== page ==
We mourn the passing of Marty Morgenstern and extend our deep condolences to his family, friends, and the entire labor community. Marty was an extraordinary and unparalleled champion of labor. His life is a testament to his belief in the value of public service, and his conviction that government can and should be a force for the common good. He spent his working life as an advocate for workers, from organizing labor unions to developing California’s labor and workplace policy.
Following his education in New York on the G.I. Bill, Marty worked in New York City’s welfare department, where he became active in his union and rose through the ranks to become president. He then moved to California and became state director of AFSCME and then operations manager of the California State Employees Association. In 1975, Marty joined Jerry Brown’s first administration as head of the new Governor’s Office of Employee Relations, a position he held until 1981 when he became director of the new Department of Personnel Administration. During this period, he helped shape the pioneering legislation that allowed collective bargaining for state employees. Marty continued to hold other high-level positions dedicated to labor issues, including as the secretary of the California Labor and Workforce Development Agency.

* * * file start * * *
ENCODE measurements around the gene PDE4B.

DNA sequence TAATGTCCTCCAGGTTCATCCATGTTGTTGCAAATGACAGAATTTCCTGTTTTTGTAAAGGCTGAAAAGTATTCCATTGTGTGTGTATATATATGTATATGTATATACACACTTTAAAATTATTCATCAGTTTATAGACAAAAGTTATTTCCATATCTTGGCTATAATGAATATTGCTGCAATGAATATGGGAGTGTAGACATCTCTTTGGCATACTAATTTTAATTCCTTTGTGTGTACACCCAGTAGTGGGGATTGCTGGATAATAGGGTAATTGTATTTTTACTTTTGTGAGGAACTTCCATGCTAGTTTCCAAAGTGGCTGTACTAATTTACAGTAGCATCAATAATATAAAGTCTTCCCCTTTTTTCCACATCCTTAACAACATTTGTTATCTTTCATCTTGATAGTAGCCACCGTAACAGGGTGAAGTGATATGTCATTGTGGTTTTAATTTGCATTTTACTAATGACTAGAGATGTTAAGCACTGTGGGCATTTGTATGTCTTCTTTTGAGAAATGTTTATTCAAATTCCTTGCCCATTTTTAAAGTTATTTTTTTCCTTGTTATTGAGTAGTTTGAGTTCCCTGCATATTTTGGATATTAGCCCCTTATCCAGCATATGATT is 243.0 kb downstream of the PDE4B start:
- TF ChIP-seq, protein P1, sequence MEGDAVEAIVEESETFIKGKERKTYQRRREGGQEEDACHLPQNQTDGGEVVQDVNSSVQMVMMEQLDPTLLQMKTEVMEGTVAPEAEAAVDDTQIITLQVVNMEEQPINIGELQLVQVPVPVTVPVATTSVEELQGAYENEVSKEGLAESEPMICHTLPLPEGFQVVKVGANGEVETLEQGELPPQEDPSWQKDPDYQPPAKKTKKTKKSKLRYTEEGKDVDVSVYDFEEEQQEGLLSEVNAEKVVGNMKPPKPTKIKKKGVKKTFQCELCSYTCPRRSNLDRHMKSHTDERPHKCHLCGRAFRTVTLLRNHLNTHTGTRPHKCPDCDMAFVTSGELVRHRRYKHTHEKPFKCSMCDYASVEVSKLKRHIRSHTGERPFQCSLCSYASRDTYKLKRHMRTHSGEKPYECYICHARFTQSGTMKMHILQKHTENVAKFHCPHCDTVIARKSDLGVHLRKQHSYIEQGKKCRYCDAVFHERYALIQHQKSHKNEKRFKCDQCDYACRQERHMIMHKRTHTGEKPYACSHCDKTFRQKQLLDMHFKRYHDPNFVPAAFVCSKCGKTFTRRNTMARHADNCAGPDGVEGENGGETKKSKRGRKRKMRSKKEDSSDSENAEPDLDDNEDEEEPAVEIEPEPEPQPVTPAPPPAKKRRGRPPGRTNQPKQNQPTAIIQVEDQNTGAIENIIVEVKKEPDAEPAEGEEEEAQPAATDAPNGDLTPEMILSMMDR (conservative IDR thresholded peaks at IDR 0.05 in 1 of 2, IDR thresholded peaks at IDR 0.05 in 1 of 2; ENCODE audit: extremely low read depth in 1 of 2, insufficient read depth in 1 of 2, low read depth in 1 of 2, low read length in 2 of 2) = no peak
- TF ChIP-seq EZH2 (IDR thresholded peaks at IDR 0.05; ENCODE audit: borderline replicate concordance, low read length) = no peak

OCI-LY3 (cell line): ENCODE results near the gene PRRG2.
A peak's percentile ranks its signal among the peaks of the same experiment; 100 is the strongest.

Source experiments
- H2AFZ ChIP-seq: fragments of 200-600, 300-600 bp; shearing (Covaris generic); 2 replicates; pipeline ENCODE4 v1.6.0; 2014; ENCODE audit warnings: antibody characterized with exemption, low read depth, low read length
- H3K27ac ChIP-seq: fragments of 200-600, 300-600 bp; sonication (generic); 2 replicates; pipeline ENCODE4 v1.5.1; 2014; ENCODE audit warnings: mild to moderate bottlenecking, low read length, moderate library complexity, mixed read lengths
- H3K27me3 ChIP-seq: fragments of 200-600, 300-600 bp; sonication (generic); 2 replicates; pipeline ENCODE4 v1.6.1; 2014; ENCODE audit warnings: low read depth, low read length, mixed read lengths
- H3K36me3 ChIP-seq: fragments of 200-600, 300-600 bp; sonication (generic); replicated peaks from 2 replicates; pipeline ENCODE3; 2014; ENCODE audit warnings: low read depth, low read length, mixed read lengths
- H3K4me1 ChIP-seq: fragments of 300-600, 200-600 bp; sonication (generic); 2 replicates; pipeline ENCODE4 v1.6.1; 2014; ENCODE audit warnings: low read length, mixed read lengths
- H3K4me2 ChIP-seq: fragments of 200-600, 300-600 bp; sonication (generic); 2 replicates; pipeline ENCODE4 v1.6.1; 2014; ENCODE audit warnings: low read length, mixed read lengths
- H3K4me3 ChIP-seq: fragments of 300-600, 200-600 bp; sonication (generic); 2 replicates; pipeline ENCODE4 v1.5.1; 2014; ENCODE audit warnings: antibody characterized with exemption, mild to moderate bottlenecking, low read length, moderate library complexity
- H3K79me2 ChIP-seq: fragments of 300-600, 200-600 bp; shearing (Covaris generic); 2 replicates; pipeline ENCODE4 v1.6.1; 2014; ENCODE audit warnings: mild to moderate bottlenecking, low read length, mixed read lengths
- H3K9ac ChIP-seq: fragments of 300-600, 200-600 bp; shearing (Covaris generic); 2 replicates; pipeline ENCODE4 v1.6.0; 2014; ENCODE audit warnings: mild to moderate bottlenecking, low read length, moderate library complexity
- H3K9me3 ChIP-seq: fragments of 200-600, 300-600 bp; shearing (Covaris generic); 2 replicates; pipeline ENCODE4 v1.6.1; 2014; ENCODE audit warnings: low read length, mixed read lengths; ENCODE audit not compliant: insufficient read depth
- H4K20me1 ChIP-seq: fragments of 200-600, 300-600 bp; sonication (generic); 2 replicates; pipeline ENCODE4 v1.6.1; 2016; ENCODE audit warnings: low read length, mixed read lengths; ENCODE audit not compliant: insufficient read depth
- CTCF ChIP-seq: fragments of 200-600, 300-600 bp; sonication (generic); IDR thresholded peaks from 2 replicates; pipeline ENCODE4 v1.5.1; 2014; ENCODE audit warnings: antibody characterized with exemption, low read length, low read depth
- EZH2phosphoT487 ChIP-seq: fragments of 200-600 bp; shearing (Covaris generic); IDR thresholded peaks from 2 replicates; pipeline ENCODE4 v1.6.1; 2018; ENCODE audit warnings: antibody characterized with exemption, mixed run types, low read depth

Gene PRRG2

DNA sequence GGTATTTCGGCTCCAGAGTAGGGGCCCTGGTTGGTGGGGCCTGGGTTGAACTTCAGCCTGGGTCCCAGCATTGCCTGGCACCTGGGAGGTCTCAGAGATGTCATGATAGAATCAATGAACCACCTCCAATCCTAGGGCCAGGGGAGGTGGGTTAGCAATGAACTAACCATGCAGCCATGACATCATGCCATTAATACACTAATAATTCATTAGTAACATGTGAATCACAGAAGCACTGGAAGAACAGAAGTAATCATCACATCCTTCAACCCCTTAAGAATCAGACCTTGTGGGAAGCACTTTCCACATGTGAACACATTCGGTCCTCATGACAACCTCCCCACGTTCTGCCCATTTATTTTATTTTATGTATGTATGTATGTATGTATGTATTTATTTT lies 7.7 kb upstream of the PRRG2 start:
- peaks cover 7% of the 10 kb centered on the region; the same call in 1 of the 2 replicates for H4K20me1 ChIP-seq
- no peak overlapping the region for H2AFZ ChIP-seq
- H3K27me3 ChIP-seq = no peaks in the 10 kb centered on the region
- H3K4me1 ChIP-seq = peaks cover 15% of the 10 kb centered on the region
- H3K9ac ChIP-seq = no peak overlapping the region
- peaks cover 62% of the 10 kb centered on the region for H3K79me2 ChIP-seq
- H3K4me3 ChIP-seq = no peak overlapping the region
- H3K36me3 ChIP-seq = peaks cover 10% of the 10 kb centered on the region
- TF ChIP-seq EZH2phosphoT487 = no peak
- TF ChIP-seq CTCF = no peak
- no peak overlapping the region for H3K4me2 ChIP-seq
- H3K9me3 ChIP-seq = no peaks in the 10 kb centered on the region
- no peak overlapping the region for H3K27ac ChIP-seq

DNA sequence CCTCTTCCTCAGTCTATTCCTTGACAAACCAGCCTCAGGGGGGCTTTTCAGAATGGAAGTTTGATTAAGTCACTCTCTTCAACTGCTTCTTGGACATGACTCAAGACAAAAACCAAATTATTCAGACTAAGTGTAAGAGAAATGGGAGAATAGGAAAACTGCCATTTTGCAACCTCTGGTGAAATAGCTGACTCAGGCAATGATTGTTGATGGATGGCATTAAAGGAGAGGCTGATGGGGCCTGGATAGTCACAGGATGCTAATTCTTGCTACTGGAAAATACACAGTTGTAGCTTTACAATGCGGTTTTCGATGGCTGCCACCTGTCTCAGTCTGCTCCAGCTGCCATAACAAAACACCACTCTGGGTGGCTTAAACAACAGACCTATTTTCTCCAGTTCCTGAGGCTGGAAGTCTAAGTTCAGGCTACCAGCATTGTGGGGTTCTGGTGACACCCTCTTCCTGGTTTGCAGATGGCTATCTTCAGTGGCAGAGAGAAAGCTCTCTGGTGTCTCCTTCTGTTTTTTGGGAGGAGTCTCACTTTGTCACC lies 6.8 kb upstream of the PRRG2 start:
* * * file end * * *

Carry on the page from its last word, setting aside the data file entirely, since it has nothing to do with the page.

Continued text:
Marty served as chair of the UC Berkeley Labor Center from 1987 to 1994, and on the Center’s Advisory Board for many years. He worked with policy makers in Sacramento to secure the Labor Center’s future through a consistent funding stream. During his tenure, the Labor Center developed curricula for labor practitioners and published material for unions on bargaining, costing out contracts, and arbitration and mediation. Under Marty’s leadership, the Labor Center also began to study and support new strategies in the labor movement, such as promoting labor standards in publicly funded economic development projects.
We are deeply grateful to Marty for his integrity, honesty, fair mindedness, and heartfelt commitment to all workers, and for his deep contributions and leadership to the UC Berkeley Labor Center.